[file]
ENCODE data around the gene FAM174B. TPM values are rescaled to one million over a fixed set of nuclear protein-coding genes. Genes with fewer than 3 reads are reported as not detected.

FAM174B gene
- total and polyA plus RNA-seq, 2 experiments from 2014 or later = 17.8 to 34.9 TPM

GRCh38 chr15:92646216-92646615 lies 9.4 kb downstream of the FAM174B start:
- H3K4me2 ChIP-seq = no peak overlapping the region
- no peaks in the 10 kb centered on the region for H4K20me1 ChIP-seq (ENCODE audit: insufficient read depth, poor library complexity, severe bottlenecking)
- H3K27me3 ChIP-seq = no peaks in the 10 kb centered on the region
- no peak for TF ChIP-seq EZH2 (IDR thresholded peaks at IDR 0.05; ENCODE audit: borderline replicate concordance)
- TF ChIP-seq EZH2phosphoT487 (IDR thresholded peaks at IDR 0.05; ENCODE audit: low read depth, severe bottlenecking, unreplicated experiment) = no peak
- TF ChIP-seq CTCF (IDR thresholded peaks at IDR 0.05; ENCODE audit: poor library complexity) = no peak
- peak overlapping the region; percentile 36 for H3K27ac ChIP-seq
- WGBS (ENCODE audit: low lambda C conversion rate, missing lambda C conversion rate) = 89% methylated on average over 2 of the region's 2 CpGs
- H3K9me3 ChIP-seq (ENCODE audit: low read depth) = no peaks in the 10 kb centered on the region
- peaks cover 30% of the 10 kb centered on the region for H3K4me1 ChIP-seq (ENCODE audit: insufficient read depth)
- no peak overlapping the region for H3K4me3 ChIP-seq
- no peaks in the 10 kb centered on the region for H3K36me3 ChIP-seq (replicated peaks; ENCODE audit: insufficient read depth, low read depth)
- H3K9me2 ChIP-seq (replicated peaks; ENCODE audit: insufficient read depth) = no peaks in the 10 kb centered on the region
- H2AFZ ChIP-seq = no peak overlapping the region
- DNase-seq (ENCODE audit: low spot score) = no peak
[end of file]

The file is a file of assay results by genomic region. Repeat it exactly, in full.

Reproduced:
ENCODE data around the gene FAM174B. TPM values are rescaled to one million over a fixed set of nuclear protein-coding genes. Genes with fewer than 3 reads are reported as not detected.

FAM174B gene
- total and polyA plus RNA-seq, 2 experiments from 2014 or later = 17.8 to 34.9 TPM

GRCh38 chr15:92646216-92646615 lies 9.4 kb downstream of the FAM174B start:
- H3K4me2 ChIP-seq = no peak overlapping the region
- no peaks in the 10 kb centered on the region for H4K20me1 ChIP-seq (ENCODE audit: insufficient read depth, poor library complexity, severe bottlenecking)
- H3K27me3 ChIP-seq = no peaks in the 10 kb centered on the region
- no peak for TF ChIP-seq EZH2 (IDR thresholded peaks at IDR 0.05; ENCODE audit: borderline replicate concordance)
- TF ChIP-seq EZH2phosphoT487 (IDR thresholded peaks at IDR 0.05; ENCODE audit: low read depth, severe bottlenecking, unreplicated experiment) = no peak
- TF ChIP-seq CTCF (IDR thresholded peaks at IDR 0.05; ENCODE audit: poor library complexity) = no peak
- peak overlapping the region; percentile 36 for H3K27ac ChIP-seq
- WGBS (ENCODE audit: low lambda C conversion rate, missing lambda C conversion rate) = 89% methylated on average over 2 of the region's 2 CpGs
- H3K9me3 ChIP-seq (ENCODE audit: low read depth) = no peaks in the 10 kb centered on the region
- peaks cover 30% of the 10 kb centered on the region for H3K4me1 ChIP-seq (ENCODE audit: insufficient read depth)
- no peak overlapping the region for H3K4me3 ChIP-seq
- no peaks in the 10 kb centered on the region for H3K36me3 ChIP-seq (replicated peaks; ENCODE audit: insufficient read depth, low read depth)
- H3K9me2 ChIP-seq (replicated peaks; ENCODE audit: insufficient read depth) = no peaks in the 10 kb centered on the region
- H2AFZ ChIP-seq = no peak overlapping the region
- DNase-seq (ENCODE audit: low spot score) = no peak